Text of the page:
An expensive crown
“But infrastructure is like a set of teeth,” he says. “If you don’t deal with the cavity in time, soon you need an expensive crown.”
But who has the money for expensive dental work? On Thursday in Berlin, western state governors warned chancellor Angela Merkel that when the current “eastern solidarity” plan expires in 2019, its successor must prioritise infrastructure spending by urgency – not geography. Eastern state leaders will put up a fight to this, says CDU politician Karsten Möhring, but closing Leverkusen Bridge to lorries was, he says, a “wake-up call”.
"But getting things back on track is going to take us 20 years," says Möhring, a Bundestag infrastructure committee member and once a local politician in Cologne.
Compounding the problem of crumbling roads and bridges is Germany’s decentralised government structure, meaning federal, state and municipal authorities own different pieces of the puzzle.
Add rivalries between political parties and cities – between the CDU and Social Democrats (SPD), say, or Cologne and Düsseldorf – and you have a cacophony of competing competences. Trying to get an overview of what needs to be done, and by whom, is impossible because no one thinks outside their own box.
“This problem is so vast, yet our structures are so fragmented,” concedes Ulf Reichardt, chief executive of Cologne Chamber of Commerce (IHK). “What we need is long-term infrastructure fund running over several electoral periods and outside existing budgets and political structures.”
But if there is one point in Germany’s infrastructure debate on which almost all parties agree: the repair cannot be paid for with borrowed money.
Berlin has just balanced the federal budget for the first time since 1969, now state governments are under pressure to follow suit. Low interest rates means Germany could borrow money effectively for free to pay today for the infrastructure it needs yesterday. But no one wants to go there and, instead, politicians say they can cobble together money from existing budgets, such as by curbing wasteful spending.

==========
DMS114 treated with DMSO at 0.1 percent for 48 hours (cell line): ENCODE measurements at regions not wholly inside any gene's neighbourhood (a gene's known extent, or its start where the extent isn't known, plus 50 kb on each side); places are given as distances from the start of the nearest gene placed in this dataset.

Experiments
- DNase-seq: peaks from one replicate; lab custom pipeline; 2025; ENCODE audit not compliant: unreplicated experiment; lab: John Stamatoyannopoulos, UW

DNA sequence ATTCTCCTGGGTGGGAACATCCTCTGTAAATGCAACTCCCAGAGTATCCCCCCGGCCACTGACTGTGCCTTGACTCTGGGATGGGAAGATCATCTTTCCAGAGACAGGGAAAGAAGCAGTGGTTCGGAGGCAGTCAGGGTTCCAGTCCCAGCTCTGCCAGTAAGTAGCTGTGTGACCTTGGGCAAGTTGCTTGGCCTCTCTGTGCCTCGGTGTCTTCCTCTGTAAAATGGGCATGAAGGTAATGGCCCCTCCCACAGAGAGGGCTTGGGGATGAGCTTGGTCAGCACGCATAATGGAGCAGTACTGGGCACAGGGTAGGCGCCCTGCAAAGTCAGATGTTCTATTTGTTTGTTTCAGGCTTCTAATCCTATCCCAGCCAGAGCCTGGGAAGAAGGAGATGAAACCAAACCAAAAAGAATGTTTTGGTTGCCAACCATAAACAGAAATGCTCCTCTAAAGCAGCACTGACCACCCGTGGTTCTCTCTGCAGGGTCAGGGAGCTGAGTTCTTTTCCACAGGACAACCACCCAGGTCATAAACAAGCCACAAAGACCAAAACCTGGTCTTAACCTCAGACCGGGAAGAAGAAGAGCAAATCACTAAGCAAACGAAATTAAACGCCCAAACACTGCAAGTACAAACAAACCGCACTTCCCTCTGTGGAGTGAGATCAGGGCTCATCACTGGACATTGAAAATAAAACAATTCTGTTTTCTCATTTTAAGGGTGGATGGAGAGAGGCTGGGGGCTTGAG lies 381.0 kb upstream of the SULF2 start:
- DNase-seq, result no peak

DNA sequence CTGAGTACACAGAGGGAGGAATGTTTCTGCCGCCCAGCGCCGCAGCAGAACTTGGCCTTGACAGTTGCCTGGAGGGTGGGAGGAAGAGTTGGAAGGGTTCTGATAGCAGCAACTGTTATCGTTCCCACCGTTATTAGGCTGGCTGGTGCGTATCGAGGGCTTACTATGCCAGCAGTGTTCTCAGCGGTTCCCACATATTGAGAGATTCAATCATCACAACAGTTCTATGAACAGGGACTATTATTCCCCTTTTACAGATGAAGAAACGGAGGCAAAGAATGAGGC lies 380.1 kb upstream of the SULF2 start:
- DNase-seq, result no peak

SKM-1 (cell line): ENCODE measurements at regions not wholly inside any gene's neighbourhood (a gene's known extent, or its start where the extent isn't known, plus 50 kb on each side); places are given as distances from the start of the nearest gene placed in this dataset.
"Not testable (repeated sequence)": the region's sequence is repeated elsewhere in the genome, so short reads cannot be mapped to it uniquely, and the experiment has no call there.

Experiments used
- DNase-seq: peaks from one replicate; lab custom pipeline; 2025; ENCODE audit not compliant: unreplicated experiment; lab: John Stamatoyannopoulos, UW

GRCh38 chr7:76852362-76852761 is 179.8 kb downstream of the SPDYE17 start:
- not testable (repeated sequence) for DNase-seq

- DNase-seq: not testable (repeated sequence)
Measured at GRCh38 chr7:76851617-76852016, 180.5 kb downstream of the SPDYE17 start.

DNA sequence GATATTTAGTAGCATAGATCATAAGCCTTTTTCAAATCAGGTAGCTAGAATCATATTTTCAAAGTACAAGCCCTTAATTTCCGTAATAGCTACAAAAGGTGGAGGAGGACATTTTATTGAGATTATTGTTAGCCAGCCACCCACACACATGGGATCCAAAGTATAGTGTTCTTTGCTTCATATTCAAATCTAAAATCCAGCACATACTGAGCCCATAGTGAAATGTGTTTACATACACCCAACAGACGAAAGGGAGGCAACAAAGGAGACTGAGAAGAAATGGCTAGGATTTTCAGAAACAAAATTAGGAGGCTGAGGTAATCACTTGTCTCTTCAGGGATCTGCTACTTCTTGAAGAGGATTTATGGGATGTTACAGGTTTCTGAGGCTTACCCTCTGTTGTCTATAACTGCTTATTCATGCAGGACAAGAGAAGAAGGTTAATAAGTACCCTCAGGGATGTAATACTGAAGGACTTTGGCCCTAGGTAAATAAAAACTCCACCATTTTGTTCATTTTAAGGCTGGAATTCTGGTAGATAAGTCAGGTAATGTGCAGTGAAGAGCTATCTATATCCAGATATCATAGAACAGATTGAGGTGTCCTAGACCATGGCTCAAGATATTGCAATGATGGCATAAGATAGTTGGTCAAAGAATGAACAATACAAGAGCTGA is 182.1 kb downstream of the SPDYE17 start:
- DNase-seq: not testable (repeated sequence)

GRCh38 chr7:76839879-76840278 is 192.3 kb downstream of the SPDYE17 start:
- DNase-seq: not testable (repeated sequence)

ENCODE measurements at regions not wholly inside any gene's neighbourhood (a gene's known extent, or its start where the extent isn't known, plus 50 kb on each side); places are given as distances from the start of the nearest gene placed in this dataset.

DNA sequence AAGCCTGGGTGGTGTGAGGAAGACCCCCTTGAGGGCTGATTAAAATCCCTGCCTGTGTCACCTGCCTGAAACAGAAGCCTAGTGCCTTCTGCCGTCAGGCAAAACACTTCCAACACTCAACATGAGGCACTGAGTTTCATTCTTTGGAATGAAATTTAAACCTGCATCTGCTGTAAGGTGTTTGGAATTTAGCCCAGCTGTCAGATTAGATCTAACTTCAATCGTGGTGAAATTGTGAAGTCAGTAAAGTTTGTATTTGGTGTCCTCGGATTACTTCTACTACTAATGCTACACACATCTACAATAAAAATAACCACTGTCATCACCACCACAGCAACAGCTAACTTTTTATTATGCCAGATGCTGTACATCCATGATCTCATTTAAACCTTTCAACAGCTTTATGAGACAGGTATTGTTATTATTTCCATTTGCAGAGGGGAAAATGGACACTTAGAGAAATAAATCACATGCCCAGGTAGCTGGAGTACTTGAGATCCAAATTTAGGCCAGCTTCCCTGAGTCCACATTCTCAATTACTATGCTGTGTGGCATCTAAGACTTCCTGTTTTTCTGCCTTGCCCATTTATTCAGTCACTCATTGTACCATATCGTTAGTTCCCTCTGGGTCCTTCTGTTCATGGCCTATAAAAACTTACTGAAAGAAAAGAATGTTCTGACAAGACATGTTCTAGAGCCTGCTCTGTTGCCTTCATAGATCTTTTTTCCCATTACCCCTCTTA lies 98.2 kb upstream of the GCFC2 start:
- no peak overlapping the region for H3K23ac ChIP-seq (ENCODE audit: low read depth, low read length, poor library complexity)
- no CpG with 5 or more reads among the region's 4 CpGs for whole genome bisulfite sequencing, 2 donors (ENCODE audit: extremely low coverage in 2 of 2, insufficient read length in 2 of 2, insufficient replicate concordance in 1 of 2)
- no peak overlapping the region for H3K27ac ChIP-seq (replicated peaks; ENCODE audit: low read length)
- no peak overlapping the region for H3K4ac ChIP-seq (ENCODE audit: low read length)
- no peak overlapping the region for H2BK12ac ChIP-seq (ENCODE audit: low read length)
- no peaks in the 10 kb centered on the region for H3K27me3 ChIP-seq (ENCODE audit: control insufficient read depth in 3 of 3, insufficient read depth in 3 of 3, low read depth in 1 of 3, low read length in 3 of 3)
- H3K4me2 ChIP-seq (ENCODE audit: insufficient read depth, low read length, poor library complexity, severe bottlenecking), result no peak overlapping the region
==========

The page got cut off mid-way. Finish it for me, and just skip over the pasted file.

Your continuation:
Economist Gustav Horn says it is "completely wrong" for Germany's politicians to present their balanced budget push as sustainable politics for the future. "If this is bought at the price of a crumbling infrastructure, then it is the complete opposite," says Prof Horn of Germany's IMK macroeconomic research institute to WDR television.
And all the while the clock ticks. A quarter of federally-owned bridges will reach the end of their life within the next decade. Mayors of NRW cities, many so indebted they no longer control their own municipal budgets, are demanding €500 million a year to bring their infrastructure up to scratch. In Cologne, a study pegged the economic cost of closing the Leverkusen Bridge at €108 million per quarter.
Juncker investment plan
Bowing to the challenge, German finance minister Wolfgang Schäuble has promised an extra €10 billion for infrastructure spending. Other pressing projects have been earmarked as German candidates for the new Juncker investment plan, to be discussed at next week’s EU summit.
But as Germany coasts along on yesterday’s infrastructural substance, and its politicians worry about tomorrow’s debt burden, people like Anna Adam in Cologne wonder who cares about their ordeal today.
"We Germans hear about our record exports, record employment rates and record tax takings yet somehow there's no money for our infrastructure," she said. Finishing her coffee, she adds: "If you want to see German efficiency these days, go to Switzerland. "